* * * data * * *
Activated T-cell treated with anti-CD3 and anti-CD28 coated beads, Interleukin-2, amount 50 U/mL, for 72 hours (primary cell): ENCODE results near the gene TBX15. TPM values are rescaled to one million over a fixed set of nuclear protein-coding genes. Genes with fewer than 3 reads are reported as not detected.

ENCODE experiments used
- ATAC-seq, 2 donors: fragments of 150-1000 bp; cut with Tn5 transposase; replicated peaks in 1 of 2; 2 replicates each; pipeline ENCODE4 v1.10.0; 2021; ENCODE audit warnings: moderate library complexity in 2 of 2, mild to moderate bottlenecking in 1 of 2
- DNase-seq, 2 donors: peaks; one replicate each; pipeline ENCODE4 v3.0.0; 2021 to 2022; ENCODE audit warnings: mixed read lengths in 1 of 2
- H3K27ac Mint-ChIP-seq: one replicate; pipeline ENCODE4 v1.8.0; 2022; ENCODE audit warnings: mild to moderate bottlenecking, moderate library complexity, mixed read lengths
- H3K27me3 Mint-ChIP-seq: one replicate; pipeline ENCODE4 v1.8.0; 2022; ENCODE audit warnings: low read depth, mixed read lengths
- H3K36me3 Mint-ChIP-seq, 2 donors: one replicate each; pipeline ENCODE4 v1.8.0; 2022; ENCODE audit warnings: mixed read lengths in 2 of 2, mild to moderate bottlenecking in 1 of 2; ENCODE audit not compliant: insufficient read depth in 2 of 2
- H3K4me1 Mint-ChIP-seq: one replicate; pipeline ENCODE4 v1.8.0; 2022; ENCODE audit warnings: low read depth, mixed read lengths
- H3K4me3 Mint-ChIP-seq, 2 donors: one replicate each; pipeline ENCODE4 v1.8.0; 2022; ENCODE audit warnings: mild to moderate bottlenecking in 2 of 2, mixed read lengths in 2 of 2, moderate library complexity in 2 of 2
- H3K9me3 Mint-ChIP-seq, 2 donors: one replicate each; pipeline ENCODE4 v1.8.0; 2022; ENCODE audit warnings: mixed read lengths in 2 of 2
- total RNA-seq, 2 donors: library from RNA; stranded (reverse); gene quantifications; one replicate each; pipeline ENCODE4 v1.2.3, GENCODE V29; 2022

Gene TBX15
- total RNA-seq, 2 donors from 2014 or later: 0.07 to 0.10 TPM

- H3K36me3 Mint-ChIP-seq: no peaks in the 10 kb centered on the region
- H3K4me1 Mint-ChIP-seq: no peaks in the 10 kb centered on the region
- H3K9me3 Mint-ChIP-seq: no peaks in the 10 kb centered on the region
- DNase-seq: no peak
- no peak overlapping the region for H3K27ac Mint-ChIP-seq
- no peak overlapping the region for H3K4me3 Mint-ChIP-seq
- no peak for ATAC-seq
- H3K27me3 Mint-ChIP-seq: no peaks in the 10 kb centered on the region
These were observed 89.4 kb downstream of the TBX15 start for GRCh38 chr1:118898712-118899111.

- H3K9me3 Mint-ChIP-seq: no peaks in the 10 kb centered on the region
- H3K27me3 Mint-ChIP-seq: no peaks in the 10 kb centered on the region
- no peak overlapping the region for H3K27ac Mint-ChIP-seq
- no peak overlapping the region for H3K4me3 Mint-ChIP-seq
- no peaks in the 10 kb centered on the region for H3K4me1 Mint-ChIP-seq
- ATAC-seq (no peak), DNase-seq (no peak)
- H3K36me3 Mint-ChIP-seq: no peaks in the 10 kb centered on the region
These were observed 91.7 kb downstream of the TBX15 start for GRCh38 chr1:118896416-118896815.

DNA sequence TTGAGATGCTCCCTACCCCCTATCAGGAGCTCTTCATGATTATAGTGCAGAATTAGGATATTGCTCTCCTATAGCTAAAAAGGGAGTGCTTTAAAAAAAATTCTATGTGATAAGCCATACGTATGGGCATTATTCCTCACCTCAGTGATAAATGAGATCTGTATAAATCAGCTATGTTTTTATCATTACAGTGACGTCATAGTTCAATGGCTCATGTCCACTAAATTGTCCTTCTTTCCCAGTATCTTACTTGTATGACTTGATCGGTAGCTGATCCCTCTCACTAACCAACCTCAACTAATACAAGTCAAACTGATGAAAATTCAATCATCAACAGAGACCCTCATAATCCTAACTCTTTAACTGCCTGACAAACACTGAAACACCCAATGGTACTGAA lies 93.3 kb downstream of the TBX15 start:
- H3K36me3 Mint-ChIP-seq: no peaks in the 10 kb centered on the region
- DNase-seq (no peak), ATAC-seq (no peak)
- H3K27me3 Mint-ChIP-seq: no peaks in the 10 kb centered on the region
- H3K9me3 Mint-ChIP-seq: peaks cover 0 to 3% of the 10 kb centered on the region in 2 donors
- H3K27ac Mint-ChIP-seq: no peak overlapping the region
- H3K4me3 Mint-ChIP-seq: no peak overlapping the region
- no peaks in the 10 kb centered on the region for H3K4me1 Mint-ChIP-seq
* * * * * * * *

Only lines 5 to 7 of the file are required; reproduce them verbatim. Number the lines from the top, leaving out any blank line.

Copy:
- H3K27ac Mint-ChIP-seq: one replicate; pipeline ENCODE4 v1.8.0; 2022; ENCODE audit warnings: mild to moderate bottlenecking, moderate library complexity, mixed read lengths
- H3K27me3 Mint-ChIP-seq: one replicate; pipeline ENCODE4 v1.8.0; 2022; ENCODE audit warnings: low read depth, mixed read lengths
- H3K36me3 Mint-ChIP-seq, 2 donors: one replicate each; pipeline ENCODE4 v1.8.0; 2022; ENCODE audit warnings: mixed read lengths in 2 of 2, mild to moderate bottlenecking in 1 of 2; ENCODE audit not compliant: insufficient read depth in 2 of 2